This commentary originally appeared on Real Money Pro at 10 a.m. ET on Friday, April 8. Click here to learn about this dynamic market information service for active traders.
I talked some two weeks ago about how small-cap biotech Relypsa (RLYP) was insanely low-priced given its fundamentals, and the stock soared nearly 70% yesterday on reports that the company is seriously considering selling itself.
RLYP is one of my favorite biopharma stocks, as well as one of 15 small-cap stocks names in my "Biotech Forum" portfolio. The main reason why is that its drug Veltassa is the first treatment approved in decades to treat the disease hyperkalemia. That's a market that many analysts believe is worth some $2 billion in annual sales.
Veltassa has had a solid rollout and good acceptance from the health-care community, which made Relypsa one of the most undervalued stocks in my universe. The company's market capitalization had fallen below $600 million as RLYP got caught by the hugely negative sentiment that had recently swept the biotech sector into its largest and deepest bear market since the 2008 financial crisis.
Relypsa was also under pressure because management had said earlier this year that it might have to raise additional capital to support continuing trials and expansion of the firm's potential blockbuster drug. But as I noted at the time, RLYP didn't have do this immediately, as had more than $250 million in net cash on hand.
I also said that one way Relypsa could solve its problems was to simply accept a buyout offer from a big player with a large, established sales force. That's what rival ZS Pharma did in November when it agreed to sell itself to giant AstraZeneca (AZN) for $2.7 billion -- a huge premium to that stock's price at the time.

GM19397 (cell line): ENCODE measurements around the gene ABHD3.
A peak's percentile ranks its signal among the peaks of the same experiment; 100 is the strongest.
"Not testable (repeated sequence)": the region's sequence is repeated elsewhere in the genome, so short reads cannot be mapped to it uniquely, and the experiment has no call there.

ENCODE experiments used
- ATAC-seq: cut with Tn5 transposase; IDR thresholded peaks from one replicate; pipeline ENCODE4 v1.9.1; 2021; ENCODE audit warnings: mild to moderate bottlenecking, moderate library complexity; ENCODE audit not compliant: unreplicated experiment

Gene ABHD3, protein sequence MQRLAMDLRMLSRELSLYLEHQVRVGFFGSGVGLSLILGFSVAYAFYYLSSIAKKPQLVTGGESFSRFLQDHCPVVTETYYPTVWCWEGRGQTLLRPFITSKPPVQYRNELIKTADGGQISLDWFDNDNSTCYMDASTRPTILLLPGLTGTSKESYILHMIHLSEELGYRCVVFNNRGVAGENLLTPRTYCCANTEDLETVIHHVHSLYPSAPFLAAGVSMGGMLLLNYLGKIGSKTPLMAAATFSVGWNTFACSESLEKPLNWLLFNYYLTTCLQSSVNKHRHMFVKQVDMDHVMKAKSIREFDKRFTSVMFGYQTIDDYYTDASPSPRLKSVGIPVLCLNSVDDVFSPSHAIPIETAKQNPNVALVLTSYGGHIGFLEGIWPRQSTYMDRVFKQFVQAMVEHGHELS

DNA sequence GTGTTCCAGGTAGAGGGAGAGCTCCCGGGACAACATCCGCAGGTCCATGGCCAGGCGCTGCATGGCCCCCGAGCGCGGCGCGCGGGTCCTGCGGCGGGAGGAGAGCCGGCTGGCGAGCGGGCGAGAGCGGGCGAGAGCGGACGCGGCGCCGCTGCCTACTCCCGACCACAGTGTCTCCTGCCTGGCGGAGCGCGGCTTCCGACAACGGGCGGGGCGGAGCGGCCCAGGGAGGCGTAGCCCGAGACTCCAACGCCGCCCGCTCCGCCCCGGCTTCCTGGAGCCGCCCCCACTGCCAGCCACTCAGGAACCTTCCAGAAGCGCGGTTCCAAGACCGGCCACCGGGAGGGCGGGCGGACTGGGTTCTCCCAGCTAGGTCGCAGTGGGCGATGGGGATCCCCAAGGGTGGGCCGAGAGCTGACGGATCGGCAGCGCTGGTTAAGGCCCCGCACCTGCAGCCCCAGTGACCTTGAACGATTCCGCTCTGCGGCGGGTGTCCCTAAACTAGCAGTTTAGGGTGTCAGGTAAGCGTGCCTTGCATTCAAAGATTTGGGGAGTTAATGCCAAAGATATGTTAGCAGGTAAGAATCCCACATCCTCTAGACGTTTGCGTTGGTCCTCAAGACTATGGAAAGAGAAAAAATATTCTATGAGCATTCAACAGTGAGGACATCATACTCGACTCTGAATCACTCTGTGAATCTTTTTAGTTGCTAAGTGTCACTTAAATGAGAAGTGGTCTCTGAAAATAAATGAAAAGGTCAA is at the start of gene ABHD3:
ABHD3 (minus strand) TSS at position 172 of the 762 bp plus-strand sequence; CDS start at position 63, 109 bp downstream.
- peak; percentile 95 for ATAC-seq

Relypsa faced intense buyout speculation following ZS Pharma's merger deal, as Veltassa had already received regulatory approval while ZS Pharma's rival hyperkalemia drug had not. But the speculation died as the biotech sector continued its plunge into darkness, although interest in the firm was bound to return once the sun came back out for the industry. That's exactly what happened yesterday.
But even with Relypsa's big rally, the stock still sells for only around $25 a share and sports a market capitalization just north of $1 billion. In my view, that means RLYP remains significantly undervalued given Veltassa's potential and how much cash Relypsa has on hand.
Even with a discount to what was paid for ZS Pharma, I believe RLYP's share are worth at least in the low $40s in a buyout scenario. And if an acquirer doesn't emerge, the company should manage to soldier on just fine as a stand-alone entity.
That's why I plan to hold on to the vast majority of my Relypsa stake despite yesterday's big rally. But this brings up something I haven't had to articulate in quite some time -- my "Jensen Rules."
These relate to culling some profits when you enjoy a big rally in a small biotech stock that you hold. Let's say you bought 1,000 shares of a small biotech that has gone up big time. The "Jensen Rules" state that:
- You should sell 100 shares after a 50% run-up.
- If the stock doubles, cash out of another 200 shares.
- Finally, if you're lucky enough to get a triple, unload an additional 200 shares.
Follow the above rules and you'll have a guaranteed gain even if the stock subsequently falls to zero. That's because you'll have sold half of your original stake but kept the other half riding on the "house's money."
This method allows you to take some gains and redeploy them into other opportunities. But it also ensures that you don't completely cash out of what might ultimately turn out to be the next biotech "juggernaut."
The Bottom Line
After more than six months of being beaten like a rented mule, I'm sure investors will have no problem dealing with some gains on their biotech positions. Hopefully, Relypsa will be just one of many small biotechs to rally this quarter and throughout the rest of 2016.